July Currency Matters .pdf
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Paul Lennox, CFA, President EncoreFX
These are my observations regarding the US and Canadian dollars as of June 30 th. This report is for informational
purposes only and does not construe investment advice.
Currency markets often move in 4-6 year trends reflecting underlying economic dynamics so it is
important to understand the big picture…
After more than a decade of devaluation the US dollar is back in favour. The dollar started its decline at
the turn of the century as the Federal Reserve lowered interest rates dramatically to limit the fallout
from the .com and NASDAQ bubble bursting in 2000. 9/11 leading the US to war and a sharp rise in US
government spending put further pressure on the dollar. The global credit crisis in 2008 and the PIIGS
crisis in 2010 caused the dollar to rally on a flight to safety play. The aggressive monetary easing by the
Federal Reserve through to mid-2014 kept the dollar contained in spite of signs of growing global
The US Federal Reserve remains extremely dovish, otherwise the US dollar would likely be much higher
given the state of the global economy. The liquidity provided by the Federal Reserve for almost 15 years
has flooded into emerging markets, stocks, commodities and real estate. With the Fed turning off the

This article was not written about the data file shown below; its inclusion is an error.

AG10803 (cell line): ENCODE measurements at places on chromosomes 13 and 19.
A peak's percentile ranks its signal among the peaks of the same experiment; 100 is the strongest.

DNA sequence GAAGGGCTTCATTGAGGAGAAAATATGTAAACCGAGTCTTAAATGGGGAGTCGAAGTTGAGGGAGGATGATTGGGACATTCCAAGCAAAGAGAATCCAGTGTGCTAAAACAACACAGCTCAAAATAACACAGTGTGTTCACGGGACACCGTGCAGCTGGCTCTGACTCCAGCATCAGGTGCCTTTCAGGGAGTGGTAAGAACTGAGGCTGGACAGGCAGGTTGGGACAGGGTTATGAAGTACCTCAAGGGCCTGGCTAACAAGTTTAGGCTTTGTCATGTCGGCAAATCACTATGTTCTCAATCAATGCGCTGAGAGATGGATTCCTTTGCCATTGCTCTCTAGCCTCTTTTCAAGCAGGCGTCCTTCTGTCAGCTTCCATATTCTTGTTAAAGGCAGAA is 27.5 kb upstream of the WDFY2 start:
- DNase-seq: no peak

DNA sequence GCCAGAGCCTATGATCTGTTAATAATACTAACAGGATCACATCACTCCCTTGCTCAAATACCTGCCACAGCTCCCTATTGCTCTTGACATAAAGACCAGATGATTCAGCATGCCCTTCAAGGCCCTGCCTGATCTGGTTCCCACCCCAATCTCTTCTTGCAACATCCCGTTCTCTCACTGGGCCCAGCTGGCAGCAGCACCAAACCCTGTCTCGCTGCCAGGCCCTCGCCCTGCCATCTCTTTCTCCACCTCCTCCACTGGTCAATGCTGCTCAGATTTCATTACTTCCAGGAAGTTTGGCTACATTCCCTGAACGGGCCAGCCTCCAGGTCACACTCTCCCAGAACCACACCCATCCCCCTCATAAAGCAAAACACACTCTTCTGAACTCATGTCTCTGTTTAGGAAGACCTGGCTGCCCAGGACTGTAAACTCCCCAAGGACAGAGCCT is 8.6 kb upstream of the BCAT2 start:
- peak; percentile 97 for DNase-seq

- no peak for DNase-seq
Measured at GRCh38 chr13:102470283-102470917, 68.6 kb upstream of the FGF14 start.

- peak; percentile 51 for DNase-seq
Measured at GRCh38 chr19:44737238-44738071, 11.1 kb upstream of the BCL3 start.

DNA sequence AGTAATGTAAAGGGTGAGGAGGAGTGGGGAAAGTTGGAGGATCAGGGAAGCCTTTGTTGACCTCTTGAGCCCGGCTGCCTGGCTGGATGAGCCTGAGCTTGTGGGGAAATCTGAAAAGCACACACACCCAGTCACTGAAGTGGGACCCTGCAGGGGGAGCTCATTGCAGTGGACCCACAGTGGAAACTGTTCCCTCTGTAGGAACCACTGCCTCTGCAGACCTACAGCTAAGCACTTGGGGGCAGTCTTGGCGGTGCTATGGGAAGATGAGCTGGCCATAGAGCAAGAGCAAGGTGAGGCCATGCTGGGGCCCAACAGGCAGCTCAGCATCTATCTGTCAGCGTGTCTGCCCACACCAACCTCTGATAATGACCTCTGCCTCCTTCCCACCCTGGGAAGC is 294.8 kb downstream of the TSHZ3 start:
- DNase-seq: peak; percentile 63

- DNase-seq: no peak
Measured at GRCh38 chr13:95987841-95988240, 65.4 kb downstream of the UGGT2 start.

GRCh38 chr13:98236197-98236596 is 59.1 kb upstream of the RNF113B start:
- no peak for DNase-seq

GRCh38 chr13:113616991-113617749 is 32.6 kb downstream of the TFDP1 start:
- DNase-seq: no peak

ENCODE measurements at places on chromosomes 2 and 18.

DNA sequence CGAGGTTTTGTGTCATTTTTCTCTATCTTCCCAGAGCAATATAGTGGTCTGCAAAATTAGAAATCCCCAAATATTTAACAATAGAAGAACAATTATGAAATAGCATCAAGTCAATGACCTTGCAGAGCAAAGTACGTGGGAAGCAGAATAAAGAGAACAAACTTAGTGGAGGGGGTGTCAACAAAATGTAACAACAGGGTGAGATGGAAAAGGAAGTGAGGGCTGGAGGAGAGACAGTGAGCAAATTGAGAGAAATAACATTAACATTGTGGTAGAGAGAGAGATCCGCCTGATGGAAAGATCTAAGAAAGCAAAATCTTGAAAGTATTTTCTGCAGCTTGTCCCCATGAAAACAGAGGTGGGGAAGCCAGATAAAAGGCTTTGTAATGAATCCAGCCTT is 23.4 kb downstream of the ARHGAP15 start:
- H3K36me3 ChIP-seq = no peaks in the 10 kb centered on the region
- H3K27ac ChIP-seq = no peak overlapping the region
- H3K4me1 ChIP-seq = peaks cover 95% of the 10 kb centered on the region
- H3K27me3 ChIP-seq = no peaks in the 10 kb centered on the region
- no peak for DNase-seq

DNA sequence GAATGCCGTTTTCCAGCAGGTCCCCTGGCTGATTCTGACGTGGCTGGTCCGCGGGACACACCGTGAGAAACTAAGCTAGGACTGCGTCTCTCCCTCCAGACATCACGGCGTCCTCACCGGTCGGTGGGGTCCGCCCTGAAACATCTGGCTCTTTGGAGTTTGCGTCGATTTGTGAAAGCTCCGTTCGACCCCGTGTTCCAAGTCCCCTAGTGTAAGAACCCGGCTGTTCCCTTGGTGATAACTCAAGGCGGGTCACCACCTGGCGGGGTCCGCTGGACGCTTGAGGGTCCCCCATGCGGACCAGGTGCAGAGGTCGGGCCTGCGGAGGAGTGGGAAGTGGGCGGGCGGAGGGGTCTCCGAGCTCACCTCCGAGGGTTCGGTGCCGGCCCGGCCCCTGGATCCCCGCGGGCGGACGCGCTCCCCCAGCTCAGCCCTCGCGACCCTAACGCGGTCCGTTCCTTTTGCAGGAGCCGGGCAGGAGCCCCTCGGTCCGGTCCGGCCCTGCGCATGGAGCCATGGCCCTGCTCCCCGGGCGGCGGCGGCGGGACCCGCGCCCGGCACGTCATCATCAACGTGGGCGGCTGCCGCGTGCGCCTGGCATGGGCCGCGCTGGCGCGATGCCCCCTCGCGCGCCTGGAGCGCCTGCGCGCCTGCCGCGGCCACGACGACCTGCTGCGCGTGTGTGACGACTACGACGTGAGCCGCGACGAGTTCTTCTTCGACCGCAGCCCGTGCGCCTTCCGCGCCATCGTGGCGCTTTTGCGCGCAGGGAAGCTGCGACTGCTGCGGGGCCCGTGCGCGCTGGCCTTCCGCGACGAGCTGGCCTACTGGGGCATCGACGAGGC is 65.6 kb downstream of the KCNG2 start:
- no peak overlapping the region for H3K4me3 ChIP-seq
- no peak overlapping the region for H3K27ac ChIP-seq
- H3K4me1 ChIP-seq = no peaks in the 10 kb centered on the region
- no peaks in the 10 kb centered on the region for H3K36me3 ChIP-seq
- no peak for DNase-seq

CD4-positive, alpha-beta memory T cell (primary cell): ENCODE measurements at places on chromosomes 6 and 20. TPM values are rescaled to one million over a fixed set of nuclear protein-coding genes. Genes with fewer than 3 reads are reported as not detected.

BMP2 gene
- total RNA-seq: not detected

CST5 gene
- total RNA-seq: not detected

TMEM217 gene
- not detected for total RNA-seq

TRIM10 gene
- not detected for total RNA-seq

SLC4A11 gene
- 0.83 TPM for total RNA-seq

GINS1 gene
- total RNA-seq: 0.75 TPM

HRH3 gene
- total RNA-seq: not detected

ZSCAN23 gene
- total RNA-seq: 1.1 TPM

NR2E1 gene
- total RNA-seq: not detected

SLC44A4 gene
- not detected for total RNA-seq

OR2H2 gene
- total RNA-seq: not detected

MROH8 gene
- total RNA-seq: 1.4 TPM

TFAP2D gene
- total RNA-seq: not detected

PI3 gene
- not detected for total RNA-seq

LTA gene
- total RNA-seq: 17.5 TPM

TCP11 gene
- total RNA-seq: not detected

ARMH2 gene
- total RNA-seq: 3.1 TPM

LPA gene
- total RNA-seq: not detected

liquidity taps and US interest rates on the rise companies and investors who have borrowed cheap
dollars are vulnerable and may have to scramble to cover their short dollar positions. This rush for
dollars caused the massive appreciation in the dollar in the 1980’s.
At this stage we do not know if the 20% gain in the dollar over the past year is the beginning of another
secular bull run in the dollar like we saw in the eighties but we can’t rule it out. Despite all of its
challenges the US economy is in relatively better shape than most others and the US could outperform
for years to come. Weak commodity prices as seen in the following charts for the CRB index and copper
are reflective of a weak global economy.
Copper prices down 42% over past 3 years…
Falling commodity prices reflect a weak global economy…
26/03/2010 - 24/07/2015 (NYC)
BarOHLC, .TRJCRB, 03/07/2015, 223.1196, 224.7078, 223.0840, 223.5840, -1.2957, (-0.58%)
RSI, .TRJCRB, 03/07/2015, 41.661
Why does slow global economic growth favour the US dollar? For one thing, trade makes up a smaller
portion of the US economy than it does for many other countries so the US is less reliant on foreign
buyers of its economic output. And because the US economy is outperforming, capital flows to the US
because of more attractive investment opportunities and rising bond yields. Also, commodities are
generally priced in USD so the US economy benefits more from falling commodity prices than other
countries whose currencies are falling relative to the US dollar. This dynamic becomes a positive
feedback loop causing commodity prices to fall and the US dollar to rise much more than expected as
we saw in the 1980’s when the dollar index rose over 100%.
The biggest risk to the bullish dollar outlook is the US Federal Reserve which is very dovish and will not
look favourably on a persistently rising dollar. If the US economy does continue to outperform, however,
the best the Fed will be able to do over the coming years is to slow the dollar down, not prevent its
inevitable appreciation. Odds favour a strong and likely strengthening US dollar for the foreseeable
future. However, as we saw recently, there will be USD retracements and corrections for dollar buys to
take advantage of.
The Canadian economy is in a tough spot relative to the US economy. Debt levels are higher in Canada,
export prices are falling and productivity is lower. Manufacturing has a hard time competing with the US